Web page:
Eats & Drinks
The Great British Food Festival (Chiswick House, 12th – 14th)
The finest culinary experts from this country will be on hand at the lovely walled garden area at Chiswick House showing off their talents and wares. Here you can find artisan producers, hot food and delicious drinks, chef demos, Men v Food Challenges, foraging walks, Gin-Offs, Cheese-offs, Cake Off, live music. After all that you really will need a drink.
Sussex Gin Fest (Borde Hill Gardens, Haywards Heath, 13th)
After debuting in Brighton last year the Sussex Gin Fest returns in a much bigger location, boasting the very best of bespoke, small batch, artisan gins that the area’s become known for. The event will feature bars from local distilleries, including Brighton Gin, Tom Cat & Harley House, and there will be experts on hand showcasing everything there is to know about Sussex gin, from production and tasting methods to fabulous cocktails and refreshing coolers.
The Kurupt FM Podkast (Audible, Out Now)
The crew from comedy show People Just Do Nothing, Chabuddy G, MC Grindah, DJ Steves and DJ Beats here show off their podcasting skills as they trace the evolution of music. This six-part Audible cast (so not free) also sees the crew get deep as they talk about relationships, survival and supernatural experiences.
Africa Express – EGOLI (Africa Express Records, 12th)
Damon Albarn’s long running musical project that brings together musicians from different cultures, genres and generations to offer a new perspective on Africa and its music, returns with a unique new record showcasing South African talent. Collaboration is the key here with genres and great frontiers of music traversed like a Springbok leaping across the African plains. Artists include South African duo Radio 123, and talented singer and rapper Moonchild Sanelly, along with more familiar homegrown artists like Gruff Rhys. Listen to the brilliant single Johannesburg featuring his whispered vocals.
Blown Away (Netflix, 12th)
We’ve seen painting, we’ve seen pottery, and now scraping the craft barrel, this new Netflix reality TV show is turning the spotlight on gifted glass blowers. Yes, here ten master artists turn up the heat in glassblowing sculpture challenges for the chance to win $60,000 in prizes and the title of champion. Smashing fun all around.
8 Days: To the Moon and Back (BBC 2, 10th)
To mark the 50th anniversary of the Appollo 11 mission when man set foot on the lunar surface for the very first time (unless your in the school of thought that Stanley Kubrick faked the whole thing), this dramatised documentary tells the story through declassified cockpit audio tapes, cutting-edge digital effects and recreations of key moments.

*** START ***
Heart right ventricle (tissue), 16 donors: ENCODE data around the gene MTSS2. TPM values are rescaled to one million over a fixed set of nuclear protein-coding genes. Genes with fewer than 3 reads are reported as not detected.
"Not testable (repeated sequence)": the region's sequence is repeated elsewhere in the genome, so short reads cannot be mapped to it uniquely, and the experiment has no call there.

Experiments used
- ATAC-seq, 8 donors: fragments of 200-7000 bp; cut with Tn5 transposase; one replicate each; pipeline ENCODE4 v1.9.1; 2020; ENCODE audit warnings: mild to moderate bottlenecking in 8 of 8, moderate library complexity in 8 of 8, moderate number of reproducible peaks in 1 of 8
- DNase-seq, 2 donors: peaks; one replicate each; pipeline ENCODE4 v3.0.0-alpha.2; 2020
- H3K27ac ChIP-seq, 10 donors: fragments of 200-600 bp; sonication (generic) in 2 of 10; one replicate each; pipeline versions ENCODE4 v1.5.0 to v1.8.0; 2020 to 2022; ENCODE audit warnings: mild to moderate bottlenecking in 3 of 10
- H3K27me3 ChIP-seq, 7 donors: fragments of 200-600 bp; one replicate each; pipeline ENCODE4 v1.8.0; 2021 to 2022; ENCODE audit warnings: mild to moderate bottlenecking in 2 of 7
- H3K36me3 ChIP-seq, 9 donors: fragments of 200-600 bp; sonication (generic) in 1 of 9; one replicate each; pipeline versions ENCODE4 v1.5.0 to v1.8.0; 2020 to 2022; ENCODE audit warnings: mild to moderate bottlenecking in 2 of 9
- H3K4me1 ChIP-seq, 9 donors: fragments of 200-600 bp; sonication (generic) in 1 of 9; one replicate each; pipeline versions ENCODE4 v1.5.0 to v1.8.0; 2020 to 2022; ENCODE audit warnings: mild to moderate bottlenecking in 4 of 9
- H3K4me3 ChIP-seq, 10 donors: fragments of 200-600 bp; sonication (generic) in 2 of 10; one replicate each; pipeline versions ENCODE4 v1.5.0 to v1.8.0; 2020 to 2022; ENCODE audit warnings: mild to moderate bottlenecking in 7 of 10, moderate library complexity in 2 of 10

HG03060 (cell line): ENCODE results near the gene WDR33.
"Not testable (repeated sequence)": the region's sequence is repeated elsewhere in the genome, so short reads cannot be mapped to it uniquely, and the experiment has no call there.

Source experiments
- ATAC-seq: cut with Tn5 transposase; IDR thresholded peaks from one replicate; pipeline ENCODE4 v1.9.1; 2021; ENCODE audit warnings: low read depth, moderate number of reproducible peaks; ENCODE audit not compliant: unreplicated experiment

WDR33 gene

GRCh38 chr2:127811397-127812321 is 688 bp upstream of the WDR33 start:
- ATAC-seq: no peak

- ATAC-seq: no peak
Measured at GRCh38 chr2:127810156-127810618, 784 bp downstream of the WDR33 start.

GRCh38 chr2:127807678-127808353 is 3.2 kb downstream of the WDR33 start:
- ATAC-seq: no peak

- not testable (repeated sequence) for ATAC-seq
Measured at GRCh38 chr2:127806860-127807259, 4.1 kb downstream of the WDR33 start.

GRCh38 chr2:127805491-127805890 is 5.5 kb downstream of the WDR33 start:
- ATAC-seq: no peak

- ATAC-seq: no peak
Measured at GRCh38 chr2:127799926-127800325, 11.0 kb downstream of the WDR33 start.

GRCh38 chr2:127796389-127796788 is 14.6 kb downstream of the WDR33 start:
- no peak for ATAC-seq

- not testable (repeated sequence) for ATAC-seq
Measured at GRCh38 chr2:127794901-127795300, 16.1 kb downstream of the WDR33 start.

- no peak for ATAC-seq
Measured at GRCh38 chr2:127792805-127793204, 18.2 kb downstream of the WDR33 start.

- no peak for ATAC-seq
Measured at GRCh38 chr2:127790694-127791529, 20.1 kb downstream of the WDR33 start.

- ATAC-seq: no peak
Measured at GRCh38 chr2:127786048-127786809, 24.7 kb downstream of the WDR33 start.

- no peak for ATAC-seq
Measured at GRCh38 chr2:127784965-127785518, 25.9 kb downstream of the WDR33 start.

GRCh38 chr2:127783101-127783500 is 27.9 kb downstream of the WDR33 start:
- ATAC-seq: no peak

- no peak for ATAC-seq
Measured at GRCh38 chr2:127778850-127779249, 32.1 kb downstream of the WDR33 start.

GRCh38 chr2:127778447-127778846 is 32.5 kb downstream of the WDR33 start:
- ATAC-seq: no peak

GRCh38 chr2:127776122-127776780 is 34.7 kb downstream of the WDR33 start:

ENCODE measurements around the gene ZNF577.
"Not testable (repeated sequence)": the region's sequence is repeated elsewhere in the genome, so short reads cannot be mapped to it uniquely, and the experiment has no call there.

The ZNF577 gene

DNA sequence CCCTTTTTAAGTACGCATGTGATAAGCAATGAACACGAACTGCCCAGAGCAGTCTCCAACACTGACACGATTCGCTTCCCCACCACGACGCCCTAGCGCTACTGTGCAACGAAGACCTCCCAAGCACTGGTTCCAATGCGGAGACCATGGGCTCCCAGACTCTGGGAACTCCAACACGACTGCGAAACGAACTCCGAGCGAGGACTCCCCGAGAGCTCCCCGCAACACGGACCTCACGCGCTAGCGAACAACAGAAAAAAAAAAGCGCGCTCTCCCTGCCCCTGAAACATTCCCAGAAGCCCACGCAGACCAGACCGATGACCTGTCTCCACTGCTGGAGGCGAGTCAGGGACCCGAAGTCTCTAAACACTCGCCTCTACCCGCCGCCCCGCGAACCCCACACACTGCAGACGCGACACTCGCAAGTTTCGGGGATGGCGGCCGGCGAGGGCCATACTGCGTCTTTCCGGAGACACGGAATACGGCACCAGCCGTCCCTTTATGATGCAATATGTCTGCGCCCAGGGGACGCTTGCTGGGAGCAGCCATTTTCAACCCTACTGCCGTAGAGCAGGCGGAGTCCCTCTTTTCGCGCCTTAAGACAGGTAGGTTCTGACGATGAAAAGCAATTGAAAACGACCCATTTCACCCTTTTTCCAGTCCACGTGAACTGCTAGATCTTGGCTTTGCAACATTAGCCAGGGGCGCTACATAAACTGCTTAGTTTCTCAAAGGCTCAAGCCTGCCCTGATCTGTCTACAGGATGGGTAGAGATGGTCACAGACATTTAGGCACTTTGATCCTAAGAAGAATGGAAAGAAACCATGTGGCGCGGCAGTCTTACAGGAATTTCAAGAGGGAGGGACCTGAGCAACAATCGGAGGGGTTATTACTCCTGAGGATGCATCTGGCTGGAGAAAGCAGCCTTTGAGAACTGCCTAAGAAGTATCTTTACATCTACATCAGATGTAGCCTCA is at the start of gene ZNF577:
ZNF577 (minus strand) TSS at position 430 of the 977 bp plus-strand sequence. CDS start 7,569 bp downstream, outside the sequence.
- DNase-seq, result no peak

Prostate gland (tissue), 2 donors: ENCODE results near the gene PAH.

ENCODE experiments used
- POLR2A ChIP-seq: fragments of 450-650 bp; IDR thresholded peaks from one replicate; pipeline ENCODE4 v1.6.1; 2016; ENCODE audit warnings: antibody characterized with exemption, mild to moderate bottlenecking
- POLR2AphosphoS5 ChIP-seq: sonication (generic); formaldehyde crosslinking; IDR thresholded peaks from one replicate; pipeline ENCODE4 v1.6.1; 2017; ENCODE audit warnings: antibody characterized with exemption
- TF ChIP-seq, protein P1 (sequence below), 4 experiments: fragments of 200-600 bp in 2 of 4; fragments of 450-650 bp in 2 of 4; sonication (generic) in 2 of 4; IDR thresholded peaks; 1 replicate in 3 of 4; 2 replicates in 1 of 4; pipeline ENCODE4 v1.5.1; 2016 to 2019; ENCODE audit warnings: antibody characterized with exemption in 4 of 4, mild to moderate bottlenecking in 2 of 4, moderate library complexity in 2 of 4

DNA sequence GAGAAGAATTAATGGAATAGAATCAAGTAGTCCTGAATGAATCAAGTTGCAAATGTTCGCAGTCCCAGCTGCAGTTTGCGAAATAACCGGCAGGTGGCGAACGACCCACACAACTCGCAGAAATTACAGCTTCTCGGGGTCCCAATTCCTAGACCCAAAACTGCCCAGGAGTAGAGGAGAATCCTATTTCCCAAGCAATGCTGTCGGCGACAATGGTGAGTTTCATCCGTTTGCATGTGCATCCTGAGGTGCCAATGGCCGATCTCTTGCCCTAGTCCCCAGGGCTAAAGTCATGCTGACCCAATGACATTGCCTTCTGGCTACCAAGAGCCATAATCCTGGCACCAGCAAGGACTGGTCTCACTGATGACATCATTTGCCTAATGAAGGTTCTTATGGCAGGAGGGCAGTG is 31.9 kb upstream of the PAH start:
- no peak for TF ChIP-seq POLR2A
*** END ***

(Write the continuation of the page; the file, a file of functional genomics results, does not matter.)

The Dead Don’t Die (Cinemas, 12th)
Jim Jarmusch directs this hipster zombie comedy, starring Bill Murray and Adam Driver as cops in a sleepy American town called Centerville, who encounter a zombie apocalypse where the dead rise from their graves due to a global imbalance caused by polar fracking. Watch out for a brilliant cameo by Iggy Pop who plays a coffee obsessed zombie.
Annabelle Comes Home (Cinemas, 10th)
What sounds on the surface like a fluffy kids film is in fact a rather more traumatising experience in the latest of the movies from the Conjuring Universe. Haunted doll Annabelle returns, this time round demonologists Ed and Lorraine (Patrick Wilson and Vera Farmiga) make the inexplicable decision to bring the demon doll back to their home and lock her in a glass case. Bount to end well that.
Freedom Fields Screening (The Lexi Cinema, Kensal Green, 9th)
Women’s football team Goal Diggers FC have put together this charity festival aimed at getting women involved in or playing football. The festival closing event in West London is a screening of the critically acclaimed documentary feature film Freedom Fields followed by a Q&A with director Naziha Arebi. The film, shot over five years, follows three women and their football team in post-revolution Libya, as the country descends into civil war.